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Cosmic Explorers by Courtney Brown

Cosmic Explorers by Courtney Brown

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Published by John Smith
Dr. Courtney Brown adds the human spirit to the toolkit now available to collect and analyze intelligence. He presents his collection methodology exhaustively, to dispel misconceptions which could arise when first confronted with an emerging science. He walks us through his calibration runs, and then heads for the stars, where not one, not two, but three species of ET appear. Dr. Brown then makes the effort to place them into a social science context, highlighting the socially-relevant points where our perceptions as species differ. This effort, of course, falls into the category of analysis.
I admire Dr. Brown for his integrity. He collects the raw data and presents it to us as raw data. He draws his conclusions--the analyses, and candidly presents them as such, so that the reader is always clear on which is collected data and which is in fact interpretation of the data.

Whether you agree with his conclusions or not, Dr. Brown's new book places Scientific Remote Viewing firmly on the socio-political landscape.

Dr. Brown presents us with tools we can use immediately, and with analyses which must in fact await verification using alternate sources and methods. His methods are firmly within the realm of science, but his conclusions by their nature will remain controversial until ET shows up as a line-item in the congressional budget process.

Remember, where our minds go, there, our hardware will surely follow. To get ready, Dr. Brown takes the human spirit into a different perceptual reality and brings us back a stimulating preview of possible futures.

Give Dr. Brown five stars for rigourous presentation of methodology and a downright exciting read!
Dr. Courtney Brown adds the human spirit to the toolkit now available to collect and analyze intelligence. He presents his collection methodology exhaustively, to dispel misconceptions which could arise when first confronted with an emerging science. He walks us through his calibration runs, and then heads for the stars, where not one, not two, but three species of ET appear. Dr. Brown then makes the effort to place them into a social science context, highlighting the socially-relevant points where our perceptions as species differ. This effort, of course, falls into the category of analysis.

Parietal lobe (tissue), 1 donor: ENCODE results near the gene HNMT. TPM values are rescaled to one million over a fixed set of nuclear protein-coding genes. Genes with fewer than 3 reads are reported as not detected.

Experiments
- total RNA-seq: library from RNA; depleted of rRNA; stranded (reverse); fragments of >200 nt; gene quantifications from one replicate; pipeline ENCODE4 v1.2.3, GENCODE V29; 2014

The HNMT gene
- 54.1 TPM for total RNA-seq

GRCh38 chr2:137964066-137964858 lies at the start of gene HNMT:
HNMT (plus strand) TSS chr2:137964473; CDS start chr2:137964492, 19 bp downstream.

I admire Dr. Brown for his integrity. He collects the raw data and presents it to us as raw data. He draws his conclusions--the analyses, and candidly presents them as such, so that the reader is always clear on which is collected data and which is in fact interpretation of the data.

Whether you agree with his conclusions or not, Dr. Brown's new book places Scientific Remote Viewing firmly on the socio-political landscape.

Dr. Brown presents us with tools we can use immediately, and with analyses which must in fact await verification using alternate sources and methods. His methods are firmly within the realm of science, but his conclusions by their nature will remain controversial until ET shows up as a line-item in the congressional budget process.

Remember, where our minds go, there, our hardware will surely follow. To get ready, Dr. Brown takes the human spirit into a different perceptual reality and brings us back a stimulating preview of possible futures.

Give Dr. Brown five stars for rigourous presentation of methodology and a downright exciting read!

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Categories:Types, Research
Published by: John Smith on Jul 15, 2009
Copyright:Attribution Non-commercial

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05/11/2014

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